How can something that severely minimizes a person's chance at reproduction be the next step in evolution?

Did you reproduce? Did your offspring reproduce? That's all nature is concerned with with respect to evolution.



naturalplastic
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07 Mar 2017, 5:08 am

Lintar wrote:
naturalplastic wrote:
Its an extremely complex read it looks like.


Admittedly it does.

naturalplastic wrote:
But it sounds like they are saying what I have sometimes wondered about-that autism is a by product of other trends in evolution. Trends driven by positive natural selection (like increased intelligence, or increases in certain kinds of intelligence).


You could have something there, because it seems to be the case that brute force, for example, which used to be so important to our chances of success in the past, are these days of peripheral importance. The 'jobs of the future' will involve a familiarity with complex technology, and so something like being able to find flaws in a programme, for example, which is something that 'Aspies' tend to be better than most at, will be favoured. Is this basically what you meant?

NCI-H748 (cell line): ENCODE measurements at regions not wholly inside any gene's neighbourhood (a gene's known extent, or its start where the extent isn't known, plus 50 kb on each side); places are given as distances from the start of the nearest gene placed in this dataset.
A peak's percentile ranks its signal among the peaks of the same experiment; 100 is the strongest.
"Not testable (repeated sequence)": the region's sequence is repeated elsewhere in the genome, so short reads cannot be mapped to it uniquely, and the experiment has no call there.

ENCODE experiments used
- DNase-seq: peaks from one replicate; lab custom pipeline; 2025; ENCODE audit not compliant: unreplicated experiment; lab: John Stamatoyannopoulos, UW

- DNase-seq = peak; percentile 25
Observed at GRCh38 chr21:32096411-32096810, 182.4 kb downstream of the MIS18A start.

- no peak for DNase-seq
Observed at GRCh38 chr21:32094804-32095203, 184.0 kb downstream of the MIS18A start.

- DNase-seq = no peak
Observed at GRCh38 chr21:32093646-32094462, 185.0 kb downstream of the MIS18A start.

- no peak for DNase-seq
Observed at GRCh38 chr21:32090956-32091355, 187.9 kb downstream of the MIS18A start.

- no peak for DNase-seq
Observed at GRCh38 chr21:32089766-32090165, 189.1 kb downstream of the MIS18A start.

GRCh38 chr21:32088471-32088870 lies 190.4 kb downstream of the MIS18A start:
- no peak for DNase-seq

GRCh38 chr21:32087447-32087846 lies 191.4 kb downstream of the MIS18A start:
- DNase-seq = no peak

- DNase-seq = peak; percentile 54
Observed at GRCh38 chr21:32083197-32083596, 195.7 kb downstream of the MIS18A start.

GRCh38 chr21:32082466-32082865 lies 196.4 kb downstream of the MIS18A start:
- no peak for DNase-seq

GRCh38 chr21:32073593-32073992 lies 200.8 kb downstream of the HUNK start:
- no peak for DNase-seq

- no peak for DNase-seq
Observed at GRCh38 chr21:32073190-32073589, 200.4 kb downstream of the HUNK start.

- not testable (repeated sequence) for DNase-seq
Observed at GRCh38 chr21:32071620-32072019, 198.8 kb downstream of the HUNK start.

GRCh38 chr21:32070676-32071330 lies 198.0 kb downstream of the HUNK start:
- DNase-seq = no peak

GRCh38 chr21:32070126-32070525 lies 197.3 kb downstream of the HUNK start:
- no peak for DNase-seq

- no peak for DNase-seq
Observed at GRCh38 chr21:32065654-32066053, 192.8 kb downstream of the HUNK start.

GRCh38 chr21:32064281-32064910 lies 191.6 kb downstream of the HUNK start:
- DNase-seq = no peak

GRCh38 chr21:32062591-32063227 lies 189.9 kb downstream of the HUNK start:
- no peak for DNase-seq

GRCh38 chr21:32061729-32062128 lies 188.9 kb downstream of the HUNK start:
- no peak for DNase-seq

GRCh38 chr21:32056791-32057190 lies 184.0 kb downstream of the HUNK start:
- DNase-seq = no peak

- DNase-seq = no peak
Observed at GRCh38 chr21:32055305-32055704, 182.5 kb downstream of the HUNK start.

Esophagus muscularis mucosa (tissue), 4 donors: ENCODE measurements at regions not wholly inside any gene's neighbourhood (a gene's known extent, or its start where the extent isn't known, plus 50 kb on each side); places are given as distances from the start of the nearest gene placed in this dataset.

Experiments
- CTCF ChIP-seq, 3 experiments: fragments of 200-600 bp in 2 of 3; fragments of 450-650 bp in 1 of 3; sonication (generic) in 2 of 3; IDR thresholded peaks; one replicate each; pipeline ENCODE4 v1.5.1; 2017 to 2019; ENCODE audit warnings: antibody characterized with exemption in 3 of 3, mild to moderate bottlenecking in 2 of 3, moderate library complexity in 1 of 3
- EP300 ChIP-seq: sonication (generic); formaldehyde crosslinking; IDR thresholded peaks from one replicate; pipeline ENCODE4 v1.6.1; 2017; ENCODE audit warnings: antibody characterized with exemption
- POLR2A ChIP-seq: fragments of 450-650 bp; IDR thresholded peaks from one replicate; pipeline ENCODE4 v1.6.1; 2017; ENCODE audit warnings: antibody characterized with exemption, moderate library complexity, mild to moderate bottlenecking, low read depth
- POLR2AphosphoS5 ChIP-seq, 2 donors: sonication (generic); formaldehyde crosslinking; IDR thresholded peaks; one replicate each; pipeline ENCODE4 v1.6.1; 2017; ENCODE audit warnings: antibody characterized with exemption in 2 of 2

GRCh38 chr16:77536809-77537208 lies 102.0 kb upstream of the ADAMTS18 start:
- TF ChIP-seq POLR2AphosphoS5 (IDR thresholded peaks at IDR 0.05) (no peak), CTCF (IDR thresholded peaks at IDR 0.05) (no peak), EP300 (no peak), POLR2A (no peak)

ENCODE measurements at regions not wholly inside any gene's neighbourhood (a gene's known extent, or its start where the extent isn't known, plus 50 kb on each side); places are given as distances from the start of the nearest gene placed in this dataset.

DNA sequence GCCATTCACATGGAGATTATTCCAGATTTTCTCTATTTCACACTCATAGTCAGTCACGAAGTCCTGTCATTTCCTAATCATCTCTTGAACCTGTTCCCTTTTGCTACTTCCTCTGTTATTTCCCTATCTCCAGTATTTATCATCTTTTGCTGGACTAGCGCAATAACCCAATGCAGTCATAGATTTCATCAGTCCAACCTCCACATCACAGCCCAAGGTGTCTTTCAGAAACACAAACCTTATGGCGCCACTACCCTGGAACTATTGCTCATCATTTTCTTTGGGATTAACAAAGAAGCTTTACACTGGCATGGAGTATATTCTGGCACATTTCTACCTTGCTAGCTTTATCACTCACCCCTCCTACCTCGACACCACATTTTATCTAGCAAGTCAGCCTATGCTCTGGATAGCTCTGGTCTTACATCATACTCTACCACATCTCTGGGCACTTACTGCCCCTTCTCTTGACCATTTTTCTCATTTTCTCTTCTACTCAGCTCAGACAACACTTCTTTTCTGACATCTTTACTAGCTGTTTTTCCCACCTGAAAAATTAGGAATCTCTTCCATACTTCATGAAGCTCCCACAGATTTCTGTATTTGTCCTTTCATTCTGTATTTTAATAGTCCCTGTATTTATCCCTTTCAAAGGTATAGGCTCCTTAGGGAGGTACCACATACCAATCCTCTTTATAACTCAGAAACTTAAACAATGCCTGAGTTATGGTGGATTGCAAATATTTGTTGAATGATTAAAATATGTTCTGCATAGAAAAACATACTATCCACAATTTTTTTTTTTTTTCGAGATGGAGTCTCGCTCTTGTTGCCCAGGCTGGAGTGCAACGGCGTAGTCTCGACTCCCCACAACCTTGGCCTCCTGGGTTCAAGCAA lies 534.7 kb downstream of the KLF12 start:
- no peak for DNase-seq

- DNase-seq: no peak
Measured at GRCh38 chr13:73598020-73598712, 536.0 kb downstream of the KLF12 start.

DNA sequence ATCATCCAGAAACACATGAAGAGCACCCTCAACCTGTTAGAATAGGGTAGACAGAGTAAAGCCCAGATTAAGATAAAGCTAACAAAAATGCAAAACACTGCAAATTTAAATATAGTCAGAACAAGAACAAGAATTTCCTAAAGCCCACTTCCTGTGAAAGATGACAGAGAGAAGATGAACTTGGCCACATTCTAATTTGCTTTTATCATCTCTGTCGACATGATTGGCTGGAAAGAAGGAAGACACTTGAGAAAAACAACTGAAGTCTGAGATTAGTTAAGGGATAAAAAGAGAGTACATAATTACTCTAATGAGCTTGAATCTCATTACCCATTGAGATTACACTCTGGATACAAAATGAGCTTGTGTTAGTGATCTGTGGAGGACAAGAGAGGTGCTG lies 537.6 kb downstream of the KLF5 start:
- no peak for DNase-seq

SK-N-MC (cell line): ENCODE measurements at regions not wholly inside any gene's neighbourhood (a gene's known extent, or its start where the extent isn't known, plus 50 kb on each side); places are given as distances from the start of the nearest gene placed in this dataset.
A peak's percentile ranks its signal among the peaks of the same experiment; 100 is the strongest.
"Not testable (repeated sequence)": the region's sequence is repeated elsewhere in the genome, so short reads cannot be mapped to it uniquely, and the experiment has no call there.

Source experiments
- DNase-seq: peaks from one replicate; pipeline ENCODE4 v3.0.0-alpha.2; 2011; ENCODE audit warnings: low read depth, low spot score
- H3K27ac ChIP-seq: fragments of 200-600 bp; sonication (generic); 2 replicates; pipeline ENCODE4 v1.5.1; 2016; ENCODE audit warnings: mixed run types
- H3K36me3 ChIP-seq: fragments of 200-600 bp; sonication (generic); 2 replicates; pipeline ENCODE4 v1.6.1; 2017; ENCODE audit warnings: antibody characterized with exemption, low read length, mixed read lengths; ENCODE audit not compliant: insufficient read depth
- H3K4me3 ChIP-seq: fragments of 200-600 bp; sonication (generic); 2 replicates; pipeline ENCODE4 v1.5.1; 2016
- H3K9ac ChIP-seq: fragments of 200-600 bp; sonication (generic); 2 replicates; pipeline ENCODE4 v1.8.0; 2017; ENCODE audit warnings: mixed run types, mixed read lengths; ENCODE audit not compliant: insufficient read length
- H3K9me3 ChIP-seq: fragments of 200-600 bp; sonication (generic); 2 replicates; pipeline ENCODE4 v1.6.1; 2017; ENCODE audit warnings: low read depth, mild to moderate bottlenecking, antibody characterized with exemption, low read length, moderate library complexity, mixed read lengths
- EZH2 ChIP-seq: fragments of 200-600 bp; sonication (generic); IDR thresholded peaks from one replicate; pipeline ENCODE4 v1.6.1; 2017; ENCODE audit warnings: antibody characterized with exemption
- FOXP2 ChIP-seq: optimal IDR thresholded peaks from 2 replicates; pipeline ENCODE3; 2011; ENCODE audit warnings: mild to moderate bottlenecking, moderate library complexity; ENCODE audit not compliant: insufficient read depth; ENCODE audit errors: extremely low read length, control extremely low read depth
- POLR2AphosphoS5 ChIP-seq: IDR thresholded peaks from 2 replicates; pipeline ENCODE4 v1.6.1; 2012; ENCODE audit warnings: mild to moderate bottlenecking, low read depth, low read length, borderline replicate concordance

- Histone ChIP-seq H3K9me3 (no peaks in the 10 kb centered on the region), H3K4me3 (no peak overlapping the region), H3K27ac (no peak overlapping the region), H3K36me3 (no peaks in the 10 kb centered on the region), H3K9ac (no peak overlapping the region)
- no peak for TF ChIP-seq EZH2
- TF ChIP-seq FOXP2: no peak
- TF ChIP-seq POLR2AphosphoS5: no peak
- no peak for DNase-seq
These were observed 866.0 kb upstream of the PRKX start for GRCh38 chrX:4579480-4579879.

Sort of.

Am thinking more of in the sweep the last several thousand years.

For most of our history we (the human race) were nomadic hunter-gatherers who lived within nature.

Once we invented the plow (shortly after the Ice Age) we settled down into communities with large numbers of sedentary people. Became obsessed with property and status. Had to deal with symbols. Folks who could read, and count beyond three had leg up in survival (most hunter gatherer tribes of today only have four numbers: one, two, three, and "many"), and rose in status.